Every UK citizen will soon be subjected to the same scrutiny reserved for terrorists and child p-rnographers, with the UK Home Office proposing laws that will force telcos and internet service providers to retain every single byte of communications data of every internet and phone user.

The legislation, known as the Communications Capabilities Development Program, which is expected to be announced in the Queen’s speech next month, will enable the UK’s police and intelligence agencies to siphon every email, phone call and website visited without a warrant or court order.

Using a internet traffic analysis process that is already utilised in Iran, Syria and China, known as “deep packet inspection”, the CCDP would allow the GCHQ to determine which particular kind of internet traffic is using which protocol (e.g. email, internet telephony such as Skype, torrents, etc.). Once collected, intelligence analysts and police will be able to beachcomb to their heart’s content.

The UK Home Office has maintained that no centralised database will be created to store this ocean of data; that only traffic “data”, not  “content” will be collected — such as transactional information that includes details of websites visited, access times and which email addresses were used in a communication between individuals.

Considering how detailed such tapestries of online information become, making the distinction between “data” and “content” makes the Home Office look disingenuous at best.

There are already ample avenues for UK law enforcement to intercept communications data, none of which have meaningful oversight. The Regulation of Investigatory Powers Act (RIPA) allows UK agencies to collect data from ISPs with the approval of the Interception of Communications Commissioner, who is appointed by the MI5 — hardly an impartial member of the judiciary.

The EU Data Retention directive, which came into force in 2006, authorises the storage and interception of telco data, including phone calls. For UK police and intelligence agencies, however, neither the RIPO Act nor the Data Retention Directive encompass data emanating from third-party web giants such as Facebook, Google and Twitter, where arguably much of the action is.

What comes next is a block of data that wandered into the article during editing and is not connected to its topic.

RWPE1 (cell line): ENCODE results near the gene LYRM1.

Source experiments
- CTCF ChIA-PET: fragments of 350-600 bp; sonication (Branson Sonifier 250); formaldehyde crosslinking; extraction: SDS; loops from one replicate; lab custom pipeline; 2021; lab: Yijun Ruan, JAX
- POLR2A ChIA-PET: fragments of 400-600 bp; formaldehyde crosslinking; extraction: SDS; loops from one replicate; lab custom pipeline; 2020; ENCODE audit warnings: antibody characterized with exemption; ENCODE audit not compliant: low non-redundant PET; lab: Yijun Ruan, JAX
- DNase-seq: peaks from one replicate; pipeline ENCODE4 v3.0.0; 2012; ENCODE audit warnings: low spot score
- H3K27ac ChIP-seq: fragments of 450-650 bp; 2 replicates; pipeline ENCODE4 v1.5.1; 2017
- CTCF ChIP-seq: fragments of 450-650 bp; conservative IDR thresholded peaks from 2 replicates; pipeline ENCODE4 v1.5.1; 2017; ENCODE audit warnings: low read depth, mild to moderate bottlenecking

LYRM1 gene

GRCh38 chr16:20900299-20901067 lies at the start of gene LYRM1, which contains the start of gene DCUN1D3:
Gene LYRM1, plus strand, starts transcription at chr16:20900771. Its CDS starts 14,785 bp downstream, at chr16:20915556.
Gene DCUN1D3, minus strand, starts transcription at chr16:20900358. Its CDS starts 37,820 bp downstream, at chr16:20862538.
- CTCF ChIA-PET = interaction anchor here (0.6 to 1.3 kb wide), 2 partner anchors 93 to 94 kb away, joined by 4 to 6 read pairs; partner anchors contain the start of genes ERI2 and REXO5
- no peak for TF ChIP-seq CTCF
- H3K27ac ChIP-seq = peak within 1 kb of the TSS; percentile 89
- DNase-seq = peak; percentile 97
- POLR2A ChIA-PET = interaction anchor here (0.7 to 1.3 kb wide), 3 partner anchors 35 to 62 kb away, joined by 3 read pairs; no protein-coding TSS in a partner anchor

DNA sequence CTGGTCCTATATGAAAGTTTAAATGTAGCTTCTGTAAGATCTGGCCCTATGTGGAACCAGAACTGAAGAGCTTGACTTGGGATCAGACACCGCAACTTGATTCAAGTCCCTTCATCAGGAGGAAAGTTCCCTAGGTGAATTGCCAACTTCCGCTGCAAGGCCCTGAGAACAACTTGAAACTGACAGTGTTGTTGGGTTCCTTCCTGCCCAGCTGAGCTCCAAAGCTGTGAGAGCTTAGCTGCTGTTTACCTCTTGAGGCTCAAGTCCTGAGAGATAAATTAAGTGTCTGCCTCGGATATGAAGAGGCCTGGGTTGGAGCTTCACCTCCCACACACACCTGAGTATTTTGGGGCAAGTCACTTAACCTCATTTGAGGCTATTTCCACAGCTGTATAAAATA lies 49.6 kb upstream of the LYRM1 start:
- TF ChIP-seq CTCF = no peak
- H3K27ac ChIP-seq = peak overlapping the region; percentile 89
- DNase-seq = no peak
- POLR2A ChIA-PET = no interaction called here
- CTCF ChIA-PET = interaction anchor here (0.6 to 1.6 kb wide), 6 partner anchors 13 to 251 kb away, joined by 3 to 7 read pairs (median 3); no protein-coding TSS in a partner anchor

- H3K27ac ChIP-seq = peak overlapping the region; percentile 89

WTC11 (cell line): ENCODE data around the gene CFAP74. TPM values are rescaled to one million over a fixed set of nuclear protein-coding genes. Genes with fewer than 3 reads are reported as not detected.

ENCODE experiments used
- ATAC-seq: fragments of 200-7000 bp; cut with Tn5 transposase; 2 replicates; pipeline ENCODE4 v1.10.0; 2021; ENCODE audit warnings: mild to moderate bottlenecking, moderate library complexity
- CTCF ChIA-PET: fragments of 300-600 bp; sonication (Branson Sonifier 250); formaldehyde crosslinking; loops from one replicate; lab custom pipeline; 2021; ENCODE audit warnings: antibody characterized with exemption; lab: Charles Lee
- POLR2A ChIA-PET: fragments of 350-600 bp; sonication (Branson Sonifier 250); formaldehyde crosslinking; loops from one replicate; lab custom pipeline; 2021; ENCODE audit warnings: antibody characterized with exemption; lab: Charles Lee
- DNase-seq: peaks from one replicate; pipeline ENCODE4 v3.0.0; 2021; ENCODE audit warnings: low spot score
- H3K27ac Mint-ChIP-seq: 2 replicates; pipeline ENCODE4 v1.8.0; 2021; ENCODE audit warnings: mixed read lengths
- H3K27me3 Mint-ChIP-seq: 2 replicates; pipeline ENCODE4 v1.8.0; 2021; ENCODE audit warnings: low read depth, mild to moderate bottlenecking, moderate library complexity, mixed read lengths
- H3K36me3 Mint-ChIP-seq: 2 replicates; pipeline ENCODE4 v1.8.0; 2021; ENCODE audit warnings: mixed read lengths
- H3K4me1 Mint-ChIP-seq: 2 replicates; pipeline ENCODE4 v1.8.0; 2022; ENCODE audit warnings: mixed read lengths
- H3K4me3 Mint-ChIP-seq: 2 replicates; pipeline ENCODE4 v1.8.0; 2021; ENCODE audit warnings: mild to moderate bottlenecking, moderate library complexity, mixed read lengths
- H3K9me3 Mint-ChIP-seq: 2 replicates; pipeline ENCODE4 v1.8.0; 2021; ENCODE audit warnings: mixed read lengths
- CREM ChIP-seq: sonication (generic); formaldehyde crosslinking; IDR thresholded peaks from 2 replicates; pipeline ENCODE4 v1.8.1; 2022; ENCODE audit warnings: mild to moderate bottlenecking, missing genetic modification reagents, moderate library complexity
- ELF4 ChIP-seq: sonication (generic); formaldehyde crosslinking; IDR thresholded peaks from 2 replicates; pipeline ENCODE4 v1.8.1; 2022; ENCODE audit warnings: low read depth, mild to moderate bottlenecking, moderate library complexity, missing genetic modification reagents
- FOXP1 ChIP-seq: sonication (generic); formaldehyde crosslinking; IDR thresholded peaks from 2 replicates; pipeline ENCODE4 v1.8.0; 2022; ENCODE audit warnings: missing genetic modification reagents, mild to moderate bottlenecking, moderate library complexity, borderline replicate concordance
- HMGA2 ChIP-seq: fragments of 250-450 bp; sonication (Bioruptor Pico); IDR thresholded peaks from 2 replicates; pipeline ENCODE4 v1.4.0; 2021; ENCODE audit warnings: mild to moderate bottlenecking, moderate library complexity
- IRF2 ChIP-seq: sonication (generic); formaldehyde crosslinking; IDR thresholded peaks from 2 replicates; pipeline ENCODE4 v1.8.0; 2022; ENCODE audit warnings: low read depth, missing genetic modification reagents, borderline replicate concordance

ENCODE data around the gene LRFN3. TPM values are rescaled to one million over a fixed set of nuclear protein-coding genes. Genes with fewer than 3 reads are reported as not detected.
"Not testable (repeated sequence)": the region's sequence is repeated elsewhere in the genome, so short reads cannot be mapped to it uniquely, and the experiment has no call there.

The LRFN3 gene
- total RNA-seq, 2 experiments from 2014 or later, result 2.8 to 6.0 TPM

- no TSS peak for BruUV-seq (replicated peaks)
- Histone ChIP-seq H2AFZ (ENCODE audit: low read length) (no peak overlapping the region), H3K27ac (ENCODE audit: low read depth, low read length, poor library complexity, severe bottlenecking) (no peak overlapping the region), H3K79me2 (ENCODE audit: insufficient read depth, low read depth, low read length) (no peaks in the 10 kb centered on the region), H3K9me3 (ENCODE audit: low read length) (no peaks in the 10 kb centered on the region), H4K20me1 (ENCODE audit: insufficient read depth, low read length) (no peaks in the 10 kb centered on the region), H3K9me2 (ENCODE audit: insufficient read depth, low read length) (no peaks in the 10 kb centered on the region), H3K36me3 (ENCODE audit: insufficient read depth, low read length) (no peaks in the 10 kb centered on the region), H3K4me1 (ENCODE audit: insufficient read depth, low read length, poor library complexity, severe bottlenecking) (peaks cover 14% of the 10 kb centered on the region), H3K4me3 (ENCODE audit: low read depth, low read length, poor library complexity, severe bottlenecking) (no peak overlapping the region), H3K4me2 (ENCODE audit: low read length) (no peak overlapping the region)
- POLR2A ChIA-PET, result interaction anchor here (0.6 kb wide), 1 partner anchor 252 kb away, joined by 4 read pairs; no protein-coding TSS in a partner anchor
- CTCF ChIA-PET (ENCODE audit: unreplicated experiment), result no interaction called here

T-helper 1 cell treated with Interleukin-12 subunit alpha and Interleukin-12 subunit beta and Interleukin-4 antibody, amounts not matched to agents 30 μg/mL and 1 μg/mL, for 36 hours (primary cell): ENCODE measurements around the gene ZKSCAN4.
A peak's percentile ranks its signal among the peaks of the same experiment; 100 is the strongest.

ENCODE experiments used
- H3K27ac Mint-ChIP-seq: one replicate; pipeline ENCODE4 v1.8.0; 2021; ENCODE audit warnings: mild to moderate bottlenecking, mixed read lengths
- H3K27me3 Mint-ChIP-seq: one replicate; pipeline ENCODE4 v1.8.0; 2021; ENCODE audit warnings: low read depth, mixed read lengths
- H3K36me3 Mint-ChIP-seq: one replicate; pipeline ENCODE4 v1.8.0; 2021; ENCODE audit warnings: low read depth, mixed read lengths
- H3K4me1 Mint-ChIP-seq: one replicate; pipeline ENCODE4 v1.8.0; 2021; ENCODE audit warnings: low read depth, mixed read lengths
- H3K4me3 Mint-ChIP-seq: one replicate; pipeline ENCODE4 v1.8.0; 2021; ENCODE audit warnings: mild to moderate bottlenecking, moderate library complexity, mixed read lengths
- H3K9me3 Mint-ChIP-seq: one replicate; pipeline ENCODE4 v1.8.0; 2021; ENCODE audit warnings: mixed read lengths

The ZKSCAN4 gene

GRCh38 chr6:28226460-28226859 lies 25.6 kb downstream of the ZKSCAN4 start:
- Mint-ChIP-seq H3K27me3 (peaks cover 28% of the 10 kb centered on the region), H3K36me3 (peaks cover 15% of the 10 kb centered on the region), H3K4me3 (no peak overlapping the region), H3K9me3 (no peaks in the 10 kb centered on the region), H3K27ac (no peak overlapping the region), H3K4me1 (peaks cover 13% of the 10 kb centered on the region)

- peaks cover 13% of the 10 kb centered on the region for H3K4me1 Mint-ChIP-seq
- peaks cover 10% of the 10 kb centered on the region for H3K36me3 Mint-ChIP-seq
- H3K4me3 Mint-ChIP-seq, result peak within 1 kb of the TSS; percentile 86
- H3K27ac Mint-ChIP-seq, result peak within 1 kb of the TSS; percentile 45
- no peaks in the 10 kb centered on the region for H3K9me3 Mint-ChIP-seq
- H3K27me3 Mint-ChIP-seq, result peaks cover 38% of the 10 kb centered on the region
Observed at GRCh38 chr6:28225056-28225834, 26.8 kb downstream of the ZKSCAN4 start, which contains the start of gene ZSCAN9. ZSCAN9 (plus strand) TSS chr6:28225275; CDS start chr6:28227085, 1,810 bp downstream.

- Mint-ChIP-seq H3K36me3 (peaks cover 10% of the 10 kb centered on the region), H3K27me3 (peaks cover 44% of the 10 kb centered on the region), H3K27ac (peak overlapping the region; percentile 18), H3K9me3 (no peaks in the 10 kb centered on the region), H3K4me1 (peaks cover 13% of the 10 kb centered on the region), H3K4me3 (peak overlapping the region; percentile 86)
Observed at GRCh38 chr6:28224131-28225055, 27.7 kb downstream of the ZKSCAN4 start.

Recent news reports from the UK indicated that ranking members of GCHQ lamenting over data traffic such as internet telephony being currently out of reach to Her Majesty’s listening post.

Traffic data is revealing enough to form a comprehensive mosaic of an individual’s life, but communications content remains the hardest shell to crack for GCHQ — especially if citizens are savvy enough to encrypt their emails and access the web from a virtual private network, or anonymisation tools such as Tor.

Such consideration raise pertinent questions: how will all this data be decrypted? Furthermore, how will ISPs be expected to acquiesce, and at what financial cost to the taxpayer and customer?

Clearly, the trend towards surveillance law harmonisation is continuing apace. In the United States, the currently proposed CISPA (Cyber Intelligence Sharing and Protection Act) bill will allow every US internet pipe to flow back to the Pentagon, and will allow private companies and US intelligence to share and compare citizen internet data.

In Australia, the proposed data retention legislation originally drafted by then-attorney general Robert McClelland in 2011, the Cybercrime Legislation Amendment Bill, currently before Senate, does not even make the distinction between traffic data and content of communications when they are intercepted by domestic agencies. Unlike the CCDP, Australia’s data retention bill extends further to allow any Commonwealth agency to order intercepts. To their credit, Australian internet service providers have publicly baulked at the impending burden to be placed on them to enforce such a law.

The common seam running through all such proposed law is the dogged effort to bypass the court system, which often slows down the interception process with warrants. Such attempts at policing the internet ultimately sidestep the probable cause principle, which underpins every legal system in a democratic society.

The reaction to the CCDP proposal in the UK has unsurprisingly been met with strong and creative resistance.  More than 136,000 people have already signed a petition imploring David Cameron to drop it. In wry attempt at online activism, a British man has requested UK Home Secretary Theresa May’s internet history via the Freedom of Information Act.

No doubt there will be plenty more debate aired before the CCDP is formally announced from the throne.

*Stella Gray is a journalism student based in Sydney.